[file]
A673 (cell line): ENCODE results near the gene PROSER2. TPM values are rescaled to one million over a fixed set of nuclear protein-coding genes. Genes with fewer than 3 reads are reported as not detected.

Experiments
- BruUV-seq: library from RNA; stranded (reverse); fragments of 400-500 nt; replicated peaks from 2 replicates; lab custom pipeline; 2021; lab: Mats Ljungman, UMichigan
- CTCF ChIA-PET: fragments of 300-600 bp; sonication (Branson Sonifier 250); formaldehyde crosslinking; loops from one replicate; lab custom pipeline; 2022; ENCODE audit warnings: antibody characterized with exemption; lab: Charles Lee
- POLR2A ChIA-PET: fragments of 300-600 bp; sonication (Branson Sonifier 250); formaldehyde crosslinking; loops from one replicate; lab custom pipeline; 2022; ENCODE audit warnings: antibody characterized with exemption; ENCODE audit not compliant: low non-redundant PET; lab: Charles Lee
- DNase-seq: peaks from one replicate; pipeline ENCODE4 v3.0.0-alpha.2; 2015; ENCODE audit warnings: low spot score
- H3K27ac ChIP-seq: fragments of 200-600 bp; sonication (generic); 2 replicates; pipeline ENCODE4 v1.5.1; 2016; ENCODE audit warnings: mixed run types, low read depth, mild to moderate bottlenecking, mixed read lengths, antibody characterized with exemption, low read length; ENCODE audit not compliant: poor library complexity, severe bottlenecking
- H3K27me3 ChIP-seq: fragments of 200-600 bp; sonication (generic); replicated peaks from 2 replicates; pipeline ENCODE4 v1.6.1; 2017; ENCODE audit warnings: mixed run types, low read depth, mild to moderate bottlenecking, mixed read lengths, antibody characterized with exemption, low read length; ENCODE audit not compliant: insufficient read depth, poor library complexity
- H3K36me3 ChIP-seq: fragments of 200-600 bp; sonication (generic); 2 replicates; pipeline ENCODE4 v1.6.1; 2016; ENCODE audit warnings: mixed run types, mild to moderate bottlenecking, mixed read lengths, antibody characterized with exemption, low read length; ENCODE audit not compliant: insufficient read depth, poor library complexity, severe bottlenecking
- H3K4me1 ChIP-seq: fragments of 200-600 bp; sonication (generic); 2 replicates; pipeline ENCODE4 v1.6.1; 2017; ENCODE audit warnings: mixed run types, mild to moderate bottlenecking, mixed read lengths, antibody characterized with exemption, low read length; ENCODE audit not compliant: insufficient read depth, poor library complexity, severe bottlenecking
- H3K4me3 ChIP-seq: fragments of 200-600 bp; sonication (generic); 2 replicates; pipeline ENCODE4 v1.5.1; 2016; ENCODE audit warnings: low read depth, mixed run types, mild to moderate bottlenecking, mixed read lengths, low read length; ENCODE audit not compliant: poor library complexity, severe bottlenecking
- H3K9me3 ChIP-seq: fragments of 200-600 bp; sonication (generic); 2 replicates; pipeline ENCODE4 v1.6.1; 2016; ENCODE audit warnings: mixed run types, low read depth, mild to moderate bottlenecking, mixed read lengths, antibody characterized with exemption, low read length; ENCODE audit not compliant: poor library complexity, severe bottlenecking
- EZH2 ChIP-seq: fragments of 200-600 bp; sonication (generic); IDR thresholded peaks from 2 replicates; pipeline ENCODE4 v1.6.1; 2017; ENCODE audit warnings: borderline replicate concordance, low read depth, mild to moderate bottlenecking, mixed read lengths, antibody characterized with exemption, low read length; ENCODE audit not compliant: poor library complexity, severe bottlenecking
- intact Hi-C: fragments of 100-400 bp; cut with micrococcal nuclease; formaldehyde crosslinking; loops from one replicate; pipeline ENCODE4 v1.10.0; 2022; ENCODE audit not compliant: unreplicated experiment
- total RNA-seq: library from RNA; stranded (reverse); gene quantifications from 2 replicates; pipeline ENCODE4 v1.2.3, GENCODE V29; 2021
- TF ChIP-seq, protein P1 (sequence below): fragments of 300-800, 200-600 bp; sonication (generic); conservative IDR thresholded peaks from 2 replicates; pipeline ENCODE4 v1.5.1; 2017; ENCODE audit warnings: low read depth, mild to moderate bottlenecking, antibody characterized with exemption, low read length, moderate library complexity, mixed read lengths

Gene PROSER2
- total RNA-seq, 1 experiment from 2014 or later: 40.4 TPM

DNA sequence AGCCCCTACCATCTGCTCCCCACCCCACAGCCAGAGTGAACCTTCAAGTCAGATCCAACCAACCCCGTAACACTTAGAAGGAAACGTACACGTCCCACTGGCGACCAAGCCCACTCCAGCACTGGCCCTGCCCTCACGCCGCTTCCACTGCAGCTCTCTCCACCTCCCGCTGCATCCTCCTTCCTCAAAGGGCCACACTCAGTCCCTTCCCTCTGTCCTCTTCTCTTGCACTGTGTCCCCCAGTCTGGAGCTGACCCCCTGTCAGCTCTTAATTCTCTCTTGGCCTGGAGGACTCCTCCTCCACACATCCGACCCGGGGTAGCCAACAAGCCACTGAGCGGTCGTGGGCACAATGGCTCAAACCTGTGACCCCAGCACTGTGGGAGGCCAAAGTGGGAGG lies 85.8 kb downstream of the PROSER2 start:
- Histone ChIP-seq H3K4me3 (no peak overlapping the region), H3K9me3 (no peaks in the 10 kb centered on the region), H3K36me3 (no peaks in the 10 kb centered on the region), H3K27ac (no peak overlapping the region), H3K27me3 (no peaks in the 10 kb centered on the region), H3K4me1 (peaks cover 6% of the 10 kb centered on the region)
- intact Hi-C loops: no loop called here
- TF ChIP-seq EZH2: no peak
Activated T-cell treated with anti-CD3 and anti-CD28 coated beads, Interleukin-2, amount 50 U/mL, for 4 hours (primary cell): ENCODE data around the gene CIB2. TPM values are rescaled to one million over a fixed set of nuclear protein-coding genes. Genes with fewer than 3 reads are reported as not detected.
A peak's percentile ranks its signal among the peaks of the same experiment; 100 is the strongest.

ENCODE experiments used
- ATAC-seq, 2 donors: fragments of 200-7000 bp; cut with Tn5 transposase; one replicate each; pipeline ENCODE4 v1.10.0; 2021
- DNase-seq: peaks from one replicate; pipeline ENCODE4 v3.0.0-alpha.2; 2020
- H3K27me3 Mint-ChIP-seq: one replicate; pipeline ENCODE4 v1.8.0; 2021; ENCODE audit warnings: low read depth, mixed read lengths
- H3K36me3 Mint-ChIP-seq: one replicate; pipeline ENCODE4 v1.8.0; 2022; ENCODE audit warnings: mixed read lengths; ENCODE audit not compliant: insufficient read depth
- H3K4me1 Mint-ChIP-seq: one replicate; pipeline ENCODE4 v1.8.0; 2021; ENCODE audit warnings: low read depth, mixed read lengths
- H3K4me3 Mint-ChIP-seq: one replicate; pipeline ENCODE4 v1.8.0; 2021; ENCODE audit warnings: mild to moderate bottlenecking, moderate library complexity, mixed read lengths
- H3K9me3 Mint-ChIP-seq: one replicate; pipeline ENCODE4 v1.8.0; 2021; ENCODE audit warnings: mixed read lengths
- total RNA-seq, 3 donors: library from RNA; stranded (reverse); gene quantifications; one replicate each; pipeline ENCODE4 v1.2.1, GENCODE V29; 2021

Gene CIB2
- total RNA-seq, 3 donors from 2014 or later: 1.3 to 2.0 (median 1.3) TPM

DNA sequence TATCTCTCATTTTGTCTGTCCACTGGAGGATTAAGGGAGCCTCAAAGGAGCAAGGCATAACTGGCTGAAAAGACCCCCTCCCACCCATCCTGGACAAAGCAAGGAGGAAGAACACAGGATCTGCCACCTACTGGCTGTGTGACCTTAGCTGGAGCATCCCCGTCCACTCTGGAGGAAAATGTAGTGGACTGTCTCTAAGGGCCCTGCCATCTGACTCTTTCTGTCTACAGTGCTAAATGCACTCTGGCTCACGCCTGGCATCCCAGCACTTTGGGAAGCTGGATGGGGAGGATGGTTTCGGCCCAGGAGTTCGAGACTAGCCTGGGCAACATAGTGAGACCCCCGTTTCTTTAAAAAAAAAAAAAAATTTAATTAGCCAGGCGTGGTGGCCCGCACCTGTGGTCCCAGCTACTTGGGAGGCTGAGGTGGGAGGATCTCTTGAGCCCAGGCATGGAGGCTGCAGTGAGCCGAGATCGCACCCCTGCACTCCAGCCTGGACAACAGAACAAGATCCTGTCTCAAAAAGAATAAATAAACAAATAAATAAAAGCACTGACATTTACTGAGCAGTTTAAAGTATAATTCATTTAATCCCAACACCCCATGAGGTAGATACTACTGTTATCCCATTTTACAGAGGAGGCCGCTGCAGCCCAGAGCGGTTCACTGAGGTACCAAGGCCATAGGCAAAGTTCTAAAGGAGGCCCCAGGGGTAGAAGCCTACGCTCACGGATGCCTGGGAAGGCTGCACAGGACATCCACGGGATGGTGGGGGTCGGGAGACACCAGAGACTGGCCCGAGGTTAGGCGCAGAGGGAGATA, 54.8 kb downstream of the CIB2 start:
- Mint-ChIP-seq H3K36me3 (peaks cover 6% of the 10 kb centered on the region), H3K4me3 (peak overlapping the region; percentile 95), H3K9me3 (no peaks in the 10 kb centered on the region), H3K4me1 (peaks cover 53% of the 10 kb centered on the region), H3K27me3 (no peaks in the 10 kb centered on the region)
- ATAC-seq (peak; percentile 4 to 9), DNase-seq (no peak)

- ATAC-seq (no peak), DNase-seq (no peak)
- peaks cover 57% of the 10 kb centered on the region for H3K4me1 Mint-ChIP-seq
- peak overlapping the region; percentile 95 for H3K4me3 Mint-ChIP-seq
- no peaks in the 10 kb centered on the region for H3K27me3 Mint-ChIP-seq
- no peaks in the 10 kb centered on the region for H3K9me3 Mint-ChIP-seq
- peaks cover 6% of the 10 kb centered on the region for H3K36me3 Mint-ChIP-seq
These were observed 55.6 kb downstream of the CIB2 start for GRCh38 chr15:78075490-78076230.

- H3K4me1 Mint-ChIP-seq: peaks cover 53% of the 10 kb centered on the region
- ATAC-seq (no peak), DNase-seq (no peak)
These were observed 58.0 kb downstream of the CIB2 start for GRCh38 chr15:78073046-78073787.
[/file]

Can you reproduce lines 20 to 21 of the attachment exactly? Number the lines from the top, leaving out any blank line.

- Histone ChIP-seq H3K4me3 (no peak overlapping the region), H3K9me3 (no peaks in the 10 kb centered on the region), H3K36me3 (no peaks in the 10 kb centered on the region), H3K27ac (no peak overlapping the region), H3K27me3 (no peaks in the 10 kb centered on the region), H3K4me1 (peaks cover 6% of the 10 kb centered on the region)
- intact Hi-C loops: no loop called here